Rocket Lab is targeting Thursday for another launch attempt after its Electron rocket lift-off was aborted today with two seconds to go.
The company said the vehicle ''performed a safe auto-sequence abort'' as sensors were not nominal.
The rocket that was near the end of its two-minute launch sequence from its pad on the Mahia Peninsula when it was halted. Its nine Rutherford engines were scheduled to ignite at two seconds from lift-off.
Rocket Lab said the weather was not good for a launch attempt tomorrow, so
it would target launching the rocket, named ''Still Testing,'' on Thursday. It would not be attempted before 2.30pm.
It had previously warned the launch could be halted at 0.1 seconds before lift off.
The launch was scrubbed yesterday because of the proximity of the International Space Station and deteriorating weather.
In May, the New Zealand-founded company's first test rocket made it to space but the mission was terminated before it reached orbit because of a communication glitch.
The rocket this week will carry two Earth-imaging Dove satellites for Planet and two Lemur-2 satellites from Spire for weather mapping and ship traffic tracking.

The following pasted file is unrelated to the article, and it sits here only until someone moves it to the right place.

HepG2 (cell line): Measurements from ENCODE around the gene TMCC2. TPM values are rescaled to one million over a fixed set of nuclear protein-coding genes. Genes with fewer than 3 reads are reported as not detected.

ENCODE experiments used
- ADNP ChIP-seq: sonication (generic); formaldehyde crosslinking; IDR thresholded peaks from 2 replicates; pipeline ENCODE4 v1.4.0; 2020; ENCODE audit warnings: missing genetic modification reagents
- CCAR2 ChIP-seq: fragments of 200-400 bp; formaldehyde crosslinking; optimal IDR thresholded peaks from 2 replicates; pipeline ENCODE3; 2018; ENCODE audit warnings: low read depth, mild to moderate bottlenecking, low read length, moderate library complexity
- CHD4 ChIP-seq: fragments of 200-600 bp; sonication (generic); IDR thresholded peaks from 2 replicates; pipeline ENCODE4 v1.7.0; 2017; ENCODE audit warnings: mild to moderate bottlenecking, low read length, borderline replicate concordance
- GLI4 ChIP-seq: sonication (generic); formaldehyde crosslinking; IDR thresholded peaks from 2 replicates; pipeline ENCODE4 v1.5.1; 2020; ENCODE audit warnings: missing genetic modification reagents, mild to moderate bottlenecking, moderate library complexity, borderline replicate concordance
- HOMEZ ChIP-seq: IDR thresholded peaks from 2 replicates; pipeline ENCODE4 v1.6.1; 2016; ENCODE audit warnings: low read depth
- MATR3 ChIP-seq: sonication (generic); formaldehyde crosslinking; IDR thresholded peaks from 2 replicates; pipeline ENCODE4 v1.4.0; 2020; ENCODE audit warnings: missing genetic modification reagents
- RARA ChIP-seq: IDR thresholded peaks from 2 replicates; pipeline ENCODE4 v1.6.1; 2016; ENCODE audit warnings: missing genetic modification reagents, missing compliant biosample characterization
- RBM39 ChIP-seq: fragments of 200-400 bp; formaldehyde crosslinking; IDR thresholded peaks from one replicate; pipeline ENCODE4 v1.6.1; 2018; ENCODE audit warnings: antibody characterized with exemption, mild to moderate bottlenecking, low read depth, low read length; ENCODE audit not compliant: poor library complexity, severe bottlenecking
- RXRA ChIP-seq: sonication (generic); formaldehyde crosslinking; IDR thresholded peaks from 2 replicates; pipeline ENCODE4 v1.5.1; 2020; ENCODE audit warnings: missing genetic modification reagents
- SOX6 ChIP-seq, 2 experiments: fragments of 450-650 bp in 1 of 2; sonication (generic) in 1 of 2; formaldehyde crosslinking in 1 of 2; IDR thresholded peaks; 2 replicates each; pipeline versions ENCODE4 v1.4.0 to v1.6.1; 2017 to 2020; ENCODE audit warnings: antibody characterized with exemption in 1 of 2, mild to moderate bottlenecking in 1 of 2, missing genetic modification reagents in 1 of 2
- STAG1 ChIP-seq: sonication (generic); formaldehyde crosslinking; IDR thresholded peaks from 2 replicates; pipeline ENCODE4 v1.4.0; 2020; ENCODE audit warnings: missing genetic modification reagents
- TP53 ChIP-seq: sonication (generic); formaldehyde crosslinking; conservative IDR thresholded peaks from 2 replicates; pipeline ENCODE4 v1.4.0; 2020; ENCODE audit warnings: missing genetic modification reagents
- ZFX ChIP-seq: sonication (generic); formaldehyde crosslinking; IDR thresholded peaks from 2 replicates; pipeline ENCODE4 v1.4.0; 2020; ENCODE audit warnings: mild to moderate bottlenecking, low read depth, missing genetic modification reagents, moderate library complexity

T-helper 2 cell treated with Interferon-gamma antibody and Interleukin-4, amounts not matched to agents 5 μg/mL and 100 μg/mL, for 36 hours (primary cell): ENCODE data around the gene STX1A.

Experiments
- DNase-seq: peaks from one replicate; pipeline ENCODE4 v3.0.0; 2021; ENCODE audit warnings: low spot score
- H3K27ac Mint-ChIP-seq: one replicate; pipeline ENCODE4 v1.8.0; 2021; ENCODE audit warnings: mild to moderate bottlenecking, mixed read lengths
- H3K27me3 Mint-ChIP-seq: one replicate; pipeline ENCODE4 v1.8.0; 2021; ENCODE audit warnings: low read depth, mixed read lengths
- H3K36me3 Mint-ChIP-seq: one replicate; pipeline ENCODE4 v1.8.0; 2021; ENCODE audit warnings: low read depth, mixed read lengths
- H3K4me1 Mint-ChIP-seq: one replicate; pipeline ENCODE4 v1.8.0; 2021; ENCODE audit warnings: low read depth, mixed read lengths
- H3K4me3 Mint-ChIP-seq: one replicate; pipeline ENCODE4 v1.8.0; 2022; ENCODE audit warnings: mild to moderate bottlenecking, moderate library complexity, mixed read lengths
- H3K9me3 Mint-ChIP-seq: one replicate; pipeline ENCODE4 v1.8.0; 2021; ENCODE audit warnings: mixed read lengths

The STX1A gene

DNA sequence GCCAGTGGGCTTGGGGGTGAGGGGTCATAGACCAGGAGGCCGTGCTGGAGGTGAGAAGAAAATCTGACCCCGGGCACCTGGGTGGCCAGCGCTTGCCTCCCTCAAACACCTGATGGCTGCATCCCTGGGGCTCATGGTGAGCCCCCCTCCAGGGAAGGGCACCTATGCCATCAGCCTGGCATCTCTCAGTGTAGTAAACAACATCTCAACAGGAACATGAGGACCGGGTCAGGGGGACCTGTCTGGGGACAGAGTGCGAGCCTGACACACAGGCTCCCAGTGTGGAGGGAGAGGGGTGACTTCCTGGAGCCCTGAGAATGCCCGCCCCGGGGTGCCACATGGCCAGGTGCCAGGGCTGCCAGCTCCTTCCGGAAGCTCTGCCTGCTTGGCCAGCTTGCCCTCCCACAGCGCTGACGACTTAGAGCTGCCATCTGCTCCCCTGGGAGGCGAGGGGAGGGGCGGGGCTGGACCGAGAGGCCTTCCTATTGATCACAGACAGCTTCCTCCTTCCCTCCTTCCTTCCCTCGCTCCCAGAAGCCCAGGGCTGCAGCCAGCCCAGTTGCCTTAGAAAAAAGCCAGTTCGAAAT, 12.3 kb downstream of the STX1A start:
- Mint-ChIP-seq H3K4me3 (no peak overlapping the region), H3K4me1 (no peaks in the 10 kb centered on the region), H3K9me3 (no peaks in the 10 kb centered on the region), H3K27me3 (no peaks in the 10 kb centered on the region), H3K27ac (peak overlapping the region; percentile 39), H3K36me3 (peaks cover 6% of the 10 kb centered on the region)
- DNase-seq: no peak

If needed, the company will launch a third test flight but it is keen to accelerate its transition into full commercial operations.
Rocket Lab is largely funded by United States companies and has its corporate headquarters in Los Angeles. It says it has an advantage over larger competitors because its smaller rockets can be launched more frequently from an area with very little air traffic. It is aiming for high frequency launches of small satellites.
In May then Economic Development Minister Simon Bridges said if fully developed the space industry could rival that of the wine or kiwifruit industries. Last year the kiwifruit sector was worth close to $2 billion and the wine industry $1.6b.